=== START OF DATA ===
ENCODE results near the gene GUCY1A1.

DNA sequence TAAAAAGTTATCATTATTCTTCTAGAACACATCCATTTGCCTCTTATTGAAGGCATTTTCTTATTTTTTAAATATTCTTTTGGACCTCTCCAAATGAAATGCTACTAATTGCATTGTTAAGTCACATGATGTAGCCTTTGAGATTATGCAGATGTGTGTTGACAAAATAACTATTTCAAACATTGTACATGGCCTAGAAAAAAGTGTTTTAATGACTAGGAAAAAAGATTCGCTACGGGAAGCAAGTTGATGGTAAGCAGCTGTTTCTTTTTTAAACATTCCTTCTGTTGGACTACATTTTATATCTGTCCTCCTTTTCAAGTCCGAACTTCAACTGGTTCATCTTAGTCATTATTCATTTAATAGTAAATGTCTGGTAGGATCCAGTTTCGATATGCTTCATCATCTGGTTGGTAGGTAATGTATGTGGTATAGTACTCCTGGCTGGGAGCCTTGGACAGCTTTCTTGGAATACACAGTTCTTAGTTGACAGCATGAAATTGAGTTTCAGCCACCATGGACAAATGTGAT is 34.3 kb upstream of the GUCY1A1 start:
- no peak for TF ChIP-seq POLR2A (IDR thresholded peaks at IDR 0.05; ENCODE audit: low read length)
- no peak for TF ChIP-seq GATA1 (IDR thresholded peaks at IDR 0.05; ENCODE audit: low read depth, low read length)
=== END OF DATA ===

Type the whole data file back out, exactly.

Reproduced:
ENCODE results near the gene GUCY1A1.

DNA sequence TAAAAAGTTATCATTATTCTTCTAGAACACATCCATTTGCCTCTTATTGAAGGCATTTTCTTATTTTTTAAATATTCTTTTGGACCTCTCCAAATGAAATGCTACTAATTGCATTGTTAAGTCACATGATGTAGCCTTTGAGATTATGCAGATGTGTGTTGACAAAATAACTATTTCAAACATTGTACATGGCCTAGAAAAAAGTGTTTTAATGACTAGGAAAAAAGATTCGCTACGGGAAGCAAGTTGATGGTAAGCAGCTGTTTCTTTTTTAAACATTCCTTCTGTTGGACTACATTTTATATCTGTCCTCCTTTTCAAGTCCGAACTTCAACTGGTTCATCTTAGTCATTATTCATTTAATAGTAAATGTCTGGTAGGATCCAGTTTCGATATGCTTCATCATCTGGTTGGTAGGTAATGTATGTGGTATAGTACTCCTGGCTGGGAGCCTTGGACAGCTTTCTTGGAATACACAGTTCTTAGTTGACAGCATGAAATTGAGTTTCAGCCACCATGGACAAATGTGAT is 34.3 kb upstream of the GUCY1A1 start:
- no peak for TF ChIP-seq POLR2A (IDR thresholded peaks at IDR 0.05; ENCODE audit: low read length)
- no peak for TF ChIP-seq GATA1 (IDR thresholded peaks at IDR 0.05; ENCODE audit: low read depth, low read length)